We will gather today at Springfield Baptist Church in Washington, DC for the homegoing service o fa remarkable man. For those of you who do not know the term “homegoing”, it is a celebratory Christian funeral. When a believer dies, she is leaves this life for the next instantaneously. She goes home. We celebrate the life they lived here.
In the story that Christ tells about the rich man and Lazarus (Luke 16:19-31), we are told that when Lazarus died, he went to a place of rest with Abraham and those whose lives were judged righteous, while the rich man who had ignored him on Earth was sent to a place of torment. On the cross, Jesus tells one of the thieves being tortured with Him that he will go to paradise with Him on that day (Luke 23:41). Massive arguments have been, and are still being formulated concerning the state of those who are dead to us. I won’t argue the theology – I am well aware of the many references in the Bible concerning our taking a rest as we wait for the end of time. Those passages will be read at the services today. But what we are celebrating is the fact that Deacon Eli Gavin has slipped away from this world, from this dimension, and is resting.
Deacon Eli Gavin was an awesome man. I wish you could have known him. He lived on our planet, in this little square of DC, for 82 years. He was my Dad’s current age when he passed last week. I was not as close to him as others who will write about him, and sing tribute at the service, or deliver the eulogy. But his life touched mine in a profound manner. I met him as the head of the New Member’s class at SBC. I immediately felt I was dealing with a quiet version of my own father. I was immediately put at ease by his presence. He was confident without being overbearing, authoritative without the ego, He was kind, gentle and generous with his praise. All of that in the first encounter!
He was a someone who gave us a prime example of love in how he loved the late Betty Gavin and each of his children. His eyes would light up when one of their children or grandchildren headed in his direction. The first time I noticed that was over 26 years ago. I caught myself staring at the interaction more than a few times, marveling at the transparent love in that look. Seeing that made me realize how often I took it my parent’s love for granted, and allowed me to see that same look in their eyes. I’ve delighted at their greetings ever since. I hope my children see past my weariness or petulance to know that I do delight in them.
He set an example in how he loved him some Betty Gavin. Sometimes it is nice not to be close to those you admire, because I never heard a cross word between them. He would occasionally want her to move along quicker so they could leave the church after service, but his insistence always appeared to be a good humored exasperation, if that is a possibility. After a couple of attempts, he would tell someone else to tell her to come on as he headed for the door. That would be the only time I saw him with a cross look on his face. It never lasted long. I would look as I left the church and she was coming out, because honestly, these two people were important to me. I was not stalking! To my relief, he would usually greet her with a smile when she finally came out.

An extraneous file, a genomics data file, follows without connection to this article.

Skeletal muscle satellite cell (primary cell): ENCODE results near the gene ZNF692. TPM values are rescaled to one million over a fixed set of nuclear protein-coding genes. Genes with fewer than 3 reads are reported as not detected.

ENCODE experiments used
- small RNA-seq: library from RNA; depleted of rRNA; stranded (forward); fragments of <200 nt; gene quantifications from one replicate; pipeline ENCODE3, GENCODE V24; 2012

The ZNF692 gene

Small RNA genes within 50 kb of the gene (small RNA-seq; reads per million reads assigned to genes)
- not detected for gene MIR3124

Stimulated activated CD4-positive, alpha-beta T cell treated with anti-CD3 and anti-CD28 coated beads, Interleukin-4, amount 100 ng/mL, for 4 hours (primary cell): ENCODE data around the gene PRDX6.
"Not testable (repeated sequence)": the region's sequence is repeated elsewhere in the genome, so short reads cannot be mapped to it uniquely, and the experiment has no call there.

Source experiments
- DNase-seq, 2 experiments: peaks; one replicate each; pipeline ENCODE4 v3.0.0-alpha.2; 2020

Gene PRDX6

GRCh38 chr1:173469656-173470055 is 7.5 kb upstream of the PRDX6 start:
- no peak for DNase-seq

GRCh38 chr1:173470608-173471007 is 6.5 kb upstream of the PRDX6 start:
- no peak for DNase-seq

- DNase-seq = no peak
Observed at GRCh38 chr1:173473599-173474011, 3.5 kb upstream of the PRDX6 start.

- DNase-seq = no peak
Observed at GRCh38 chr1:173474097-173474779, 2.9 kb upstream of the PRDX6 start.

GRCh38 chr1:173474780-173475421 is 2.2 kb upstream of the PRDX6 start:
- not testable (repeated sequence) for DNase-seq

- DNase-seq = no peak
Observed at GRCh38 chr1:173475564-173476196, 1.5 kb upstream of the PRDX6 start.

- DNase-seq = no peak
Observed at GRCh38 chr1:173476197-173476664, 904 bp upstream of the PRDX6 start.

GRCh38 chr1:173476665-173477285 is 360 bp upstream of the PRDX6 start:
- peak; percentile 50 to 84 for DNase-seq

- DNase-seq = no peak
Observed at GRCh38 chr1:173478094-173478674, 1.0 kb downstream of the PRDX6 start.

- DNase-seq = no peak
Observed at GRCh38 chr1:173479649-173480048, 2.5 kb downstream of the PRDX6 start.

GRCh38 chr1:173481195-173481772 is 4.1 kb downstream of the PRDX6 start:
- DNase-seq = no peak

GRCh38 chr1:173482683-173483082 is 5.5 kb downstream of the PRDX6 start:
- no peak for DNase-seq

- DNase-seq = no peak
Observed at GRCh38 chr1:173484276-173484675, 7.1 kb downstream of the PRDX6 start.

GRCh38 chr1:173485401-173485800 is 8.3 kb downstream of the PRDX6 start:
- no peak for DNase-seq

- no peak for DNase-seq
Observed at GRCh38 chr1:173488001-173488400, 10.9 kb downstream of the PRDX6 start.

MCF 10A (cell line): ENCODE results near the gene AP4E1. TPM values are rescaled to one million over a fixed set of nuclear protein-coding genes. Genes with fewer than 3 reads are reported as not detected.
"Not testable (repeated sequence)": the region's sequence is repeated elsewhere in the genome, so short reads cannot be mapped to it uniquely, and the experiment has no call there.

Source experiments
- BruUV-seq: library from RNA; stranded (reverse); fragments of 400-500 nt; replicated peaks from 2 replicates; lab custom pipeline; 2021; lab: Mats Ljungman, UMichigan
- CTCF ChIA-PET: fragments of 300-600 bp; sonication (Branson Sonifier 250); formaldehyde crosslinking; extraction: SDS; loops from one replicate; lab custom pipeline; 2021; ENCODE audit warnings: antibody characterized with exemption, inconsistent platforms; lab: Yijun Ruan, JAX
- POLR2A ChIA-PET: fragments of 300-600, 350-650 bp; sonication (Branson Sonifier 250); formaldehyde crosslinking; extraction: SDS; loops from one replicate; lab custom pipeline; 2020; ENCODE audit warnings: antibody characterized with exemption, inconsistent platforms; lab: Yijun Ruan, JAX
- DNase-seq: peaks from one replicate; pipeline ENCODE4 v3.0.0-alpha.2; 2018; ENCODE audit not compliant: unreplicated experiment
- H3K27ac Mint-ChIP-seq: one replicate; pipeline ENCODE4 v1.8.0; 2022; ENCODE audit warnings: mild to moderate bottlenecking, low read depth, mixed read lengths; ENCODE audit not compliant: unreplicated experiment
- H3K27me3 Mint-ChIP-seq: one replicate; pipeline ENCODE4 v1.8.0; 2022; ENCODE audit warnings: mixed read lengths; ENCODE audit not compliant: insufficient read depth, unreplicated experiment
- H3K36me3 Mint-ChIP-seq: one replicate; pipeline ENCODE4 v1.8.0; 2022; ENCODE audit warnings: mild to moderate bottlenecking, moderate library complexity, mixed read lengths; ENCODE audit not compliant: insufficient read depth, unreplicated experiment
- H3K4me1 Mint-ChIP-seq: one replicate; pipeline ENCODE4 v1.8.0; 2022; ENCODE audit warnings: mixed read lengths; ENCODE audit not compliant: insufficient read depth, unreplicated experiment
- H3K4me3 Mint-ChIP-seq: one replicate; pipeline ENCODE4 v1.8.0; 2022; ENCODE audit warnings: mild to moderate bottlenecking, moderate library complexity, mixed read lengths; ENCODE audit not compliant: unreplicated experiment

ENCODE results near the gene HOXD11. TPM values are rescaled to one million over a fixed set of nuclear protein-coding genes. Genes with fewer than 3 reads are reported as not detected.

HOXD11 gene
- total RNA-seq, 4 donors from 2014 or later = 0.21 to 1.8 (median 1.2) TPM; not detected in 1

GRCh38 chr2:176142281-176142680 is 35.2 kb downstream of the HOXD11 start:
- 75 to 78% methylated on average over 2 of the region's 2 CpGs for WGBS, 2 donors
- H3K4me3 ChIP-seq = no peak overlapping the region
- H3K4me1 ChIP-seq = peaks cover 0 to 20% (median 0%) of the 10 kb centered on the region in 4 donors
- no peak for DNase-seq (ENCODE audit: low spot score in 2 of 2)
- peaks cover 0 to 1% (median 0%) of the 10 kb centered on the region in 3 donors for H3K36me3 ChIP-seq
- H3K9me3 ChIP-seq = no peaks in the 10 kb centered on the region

He was a man of ethical conduct (tsadeyq – righteousness). He set an example as a steadfast church member. I imagine he played the same role in his acapella singing group, The Spiritual Volunteers. Unflappable, willing to compromise if it did not violate his principles, and always prepared. Whether for the Sunday School or new members class that he taught, his duties as the church clerk, his leadership of Senior Choir #1, or serving communion, he was a steady light in occasional chaos. If I was not sure how to react in a situation at a church business meeting (notorious for unChristlike behavior), there were several older people to look at in the middle of the situation for guidance. Deacon Gavin was one of those folks. He kept the same slight smile on his face while flames were going up all around him. He took detailed notes in those meetings, including who said what and sometimes even how they said it. He would dutifully read the minutes back at the beginning of every church meeting, including the good, the bad and the ugly, sometimes laughing as he recited the text. When it came time for him to step down as clerk, he chose a man with his temperament as his replacement. Cool, calm and collected.
He was a beautiful tenor. He sang a solo a few weeks before his death. Again, it was not just what he said, but the example that he set that counted. He and others formed the Spiritual Volunteers and traveled extensively. One of his sons is now leader of a band that is well know in the DMV. He and his wife sang with wonderful, clear as a bell voices. Their oldest daughter is a highly in demand psalmist, their sons are (were) musicians, the other daughter is a singer, thespian and well respected event organizer. Like their parents, they manage their dual careers with excellence, reaching the ears and touching the lives of thousands. Their children’s children carry on the excellence taught by their grandparents, racking up school, church , performance and other accolades up and down the East Coast.
That excellence will be his greatest legacy. Deacon Gavin did not do anything halfway. The cab that he drove for decades was clean inside and out. He always knew the Sunday School lesson and the liner notes every Sunday that he taught. His minutes were detailed. Even his most enthusiastic singing had discipline to it. Whether you were related to him or not, he expected you to excel if you said you were going to do something. He encouraged and inspired many of us, whether he knew it or not. One of the world’s quiet giants went home to be with the Lord. We will miss him. We will celebrate him. I am so glad I was blessed to know him.